For St Teresa of Avila, a life of contemplative prayer was not something that could be acquired by merit, like passing an examination, for instance. For her, such a life, whether of the ordinary lay person or a committed religious, was rooted in the imitation of Christ and was primarily aimed at the service of the Lord.
This particular charism is carried and treasured by the nuns residing in the Carmelite Monastery of Nedlands, Perth.
In this year dedicated to the promotion of consecrated life, a religious sister offers an insight into contemplative life to the outsider that sheds light on the crucial role played by enclosed nuns in our society.
“I’ve been pondering the question of how contemplative life serves the society at large for more than 50 years,” said Sister Margaret Mary, in an interview with Archdiocese of Perth journalist Marco Ceccarelli.
“Recently, I found a passage by the Prophet Ezekiel (13:5) that captures the essence of our vocation as an enclosed order. There is an excerpt in which God spurs Israel to venture into the breach of a wall, or a small opening, where the defences are vulnerable, in order to build up a wall round the House of Israel and hold fast in battle.
“That seems to me a wonderful, poetic image of what we do. We get into a vulnerable place in the Church and we implore God for graces for anyone who may need them,” said Sr Margaret, who has been at the monastery since 1961.
Sister Margaret is one of 14 nuns in residence at Nedlands. She grew up in a street close by the Monastery, often wondering what lay behind those imposing walls, and gradually felt a stronger call to enter the religious life as her faith matured.
The commitment to the calling eventually reached a decisive moment as she had to choose between the two honourable vocations of marriage or the religious.
“It came to a point where I had to decide, it had to be done. I was asked to spend a year praying regularly, but I knew that wouldn’t be possible here in Perth. So I volunteered as a lay missionary and went to the Kimberley, where I also lent my services as teacher. I was 22 at this stage. After this experience, I chose religious life and joined the Carmelites,” Sr Margaret said.
Since then, a typical day in her life follows the timetable of the foundress of her order, St Teresa of Avila. She wakes at 5am, presents herself at 5.30am for an hour of silent prayer, says the Divine Office, attends mass at 7am, followed by a brief moment of thanksgiving.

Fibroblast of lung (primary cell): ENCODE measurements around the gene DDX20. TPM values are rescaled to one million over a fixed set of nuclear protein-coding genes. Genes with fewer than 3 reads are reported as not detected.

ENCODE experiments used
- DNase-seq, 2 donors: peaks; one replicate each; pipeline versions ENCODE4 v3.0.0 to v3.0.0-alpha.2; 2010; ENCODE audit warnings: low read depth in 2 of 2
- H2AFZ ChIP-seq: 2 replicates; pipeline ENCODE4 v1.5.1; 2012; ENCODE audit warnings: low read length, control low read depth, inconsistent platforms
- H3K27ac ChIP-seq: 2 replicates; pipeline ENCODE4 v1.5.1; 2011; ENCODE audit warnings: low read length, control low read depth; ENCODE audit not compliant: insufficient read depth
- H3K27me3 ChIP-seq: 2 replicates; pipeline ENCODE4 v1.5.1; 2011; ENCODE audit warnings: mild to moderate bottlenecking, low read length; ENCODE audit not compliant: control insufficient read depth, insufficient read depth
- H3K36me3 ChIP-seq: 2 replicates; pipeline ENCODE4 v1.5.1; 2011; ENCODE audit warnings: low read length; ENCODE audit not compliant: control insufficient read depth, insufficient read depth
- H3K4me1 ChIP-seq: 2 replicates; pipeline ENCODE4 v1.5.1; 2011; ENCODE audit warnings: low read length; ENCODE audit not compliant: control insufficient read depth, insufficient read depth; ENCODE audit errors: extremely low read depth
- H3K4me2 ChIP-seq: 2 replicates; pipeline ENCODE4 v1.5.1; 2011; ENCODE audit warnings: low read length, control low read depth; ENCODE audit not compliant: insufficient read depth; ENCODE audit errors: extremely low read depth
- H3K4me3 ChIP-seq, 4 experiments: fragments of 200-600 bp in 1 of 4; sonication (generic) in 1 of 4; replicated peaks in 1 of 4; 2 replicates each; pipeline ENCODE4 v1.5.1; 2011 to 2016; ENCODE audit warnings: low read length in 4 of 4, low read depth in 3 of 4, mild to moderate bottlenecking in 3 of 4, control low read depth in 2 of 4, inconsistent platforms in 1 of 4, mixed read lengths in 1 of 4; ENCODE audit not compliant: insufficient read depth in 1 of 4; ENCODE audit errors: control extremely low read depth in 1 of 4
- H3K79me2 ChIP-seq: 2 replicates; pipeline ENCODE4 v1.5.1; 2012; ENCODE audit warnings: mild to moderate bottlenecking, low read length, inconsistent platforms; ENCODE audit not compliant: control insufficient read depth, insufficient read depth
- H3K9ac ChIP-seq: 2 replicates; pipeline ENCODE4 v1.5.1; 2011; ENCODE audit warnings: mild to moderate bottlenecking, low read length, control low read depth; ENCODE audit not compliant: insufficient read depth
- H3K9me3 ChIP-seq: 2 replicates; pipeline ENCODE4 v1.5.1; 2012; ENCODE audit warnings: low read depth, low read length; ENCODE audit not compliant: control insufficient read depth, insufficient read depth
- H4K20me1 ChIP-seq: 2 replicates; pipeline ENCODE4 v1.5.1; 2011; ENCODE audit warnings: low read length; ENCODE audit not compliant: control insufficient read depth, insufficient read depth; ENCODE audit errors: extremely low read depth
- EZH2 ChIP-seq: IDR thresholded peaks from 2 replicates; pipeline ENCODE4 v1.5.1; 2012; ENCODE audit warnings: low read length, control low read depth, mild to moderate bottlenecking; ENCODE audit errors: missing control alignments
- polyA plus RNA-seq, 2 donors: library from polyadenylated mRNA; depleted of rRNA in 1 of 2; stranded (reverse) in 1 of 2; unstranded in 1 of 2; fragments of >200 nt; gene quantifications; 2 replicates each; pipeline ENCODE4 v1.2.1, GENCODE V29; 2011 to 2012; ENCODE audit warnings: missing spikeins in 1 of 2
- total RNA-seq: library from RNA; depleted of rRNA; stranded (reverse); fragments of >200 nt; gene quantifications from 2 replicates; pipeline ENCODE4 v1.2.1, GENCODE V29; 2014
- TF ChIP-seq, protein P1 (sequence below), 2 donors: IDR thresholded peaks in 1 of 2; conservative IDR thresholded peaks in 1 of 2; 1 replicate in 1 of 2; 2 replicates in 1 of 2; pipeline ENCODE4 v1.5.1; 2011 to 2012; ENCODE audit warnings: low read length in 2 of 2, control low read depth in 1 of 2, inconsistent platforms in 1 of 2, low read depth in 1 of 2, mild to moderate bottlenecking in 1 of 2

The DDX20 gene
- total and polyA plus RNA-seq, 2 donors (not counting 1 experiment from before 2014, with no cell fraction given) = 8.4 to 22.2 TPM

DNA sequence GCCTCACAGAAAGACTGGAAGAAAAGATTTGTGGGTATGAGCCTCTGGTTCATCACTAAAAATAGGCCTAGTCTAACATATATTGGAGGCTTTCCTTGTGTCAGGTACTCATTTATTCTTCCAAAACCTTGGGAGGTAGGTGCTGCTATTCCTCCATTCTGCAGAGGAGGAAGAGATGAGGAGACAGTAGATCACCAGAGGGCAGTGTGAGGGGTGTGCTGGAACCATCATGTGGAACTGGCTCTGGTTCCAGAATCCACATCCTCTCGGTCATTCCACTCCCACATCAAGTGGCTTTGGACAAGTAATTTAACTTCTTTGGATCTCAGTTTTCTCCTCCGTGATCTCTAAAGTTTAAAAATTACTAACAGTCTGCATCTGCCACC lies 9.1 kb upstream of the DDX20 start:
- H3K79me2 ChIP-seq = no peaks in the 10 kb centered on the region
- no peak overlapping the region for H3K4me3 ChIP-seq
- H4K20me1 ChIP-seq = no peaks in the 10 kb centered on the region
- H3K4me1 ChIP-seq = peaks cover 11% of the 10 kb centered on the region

Sr Margaret then works until 11am, performing activities such as making the altar bread for the Archdiocese, gardening and dressmaking. At midday, the Little Hour is said, followed by a short examination of conscience, a meal, and one hour of recreation. The afternoon is comprised of the Afternoon Office, one hour of quietness, spiritual reading and work until the evening Vespers. As evening approaches, there is more time for silent prayer, after which the sisters have free time for playing music or reading and supper at 6.30pm. The day ends with the Night Prayer and the Office of the Readings, the Great Silence (a time of absolute silence) and lights out at 10.30.
When asked about her response to Pope Francis’ call to “wake up the world”, Sr Margaret initially pointed out that our interview would be one of the ways of conveying the message of the Gospel and the beauty of consecrated life throughout the Archdiocese of Perth. She also expressed her desire to write a book and hoped that God would inspire her to put pen to paper in order to give her testimony.
Sr Margaret emphasised that she felt incredibly blessed to have spent the last fifty years within an enclosed order.
Before the interview ended, she did, however, return to the poetic image of a battlefield, stating that “if you try and stand in the breach, praying for others, you can be sure to encounter spiritual opposition”.
For this, Sr Margaret said, “the armour of God, made up of the belt of truth, the breastplate of uprightness, the shield of faith, the sword of the spirit (the Word of God), the shoes to spread the Gospel and the helmet of salvation, is indispensable.”
The picturesque Carmelite Monastery in Nedlands, located at 100 Adelma Road, was built in 1935, although different parts of its building were added throughout the years. The monastery will be celebrating its 80th anniversary this year. Of the seven founding nuns, only one remains alive.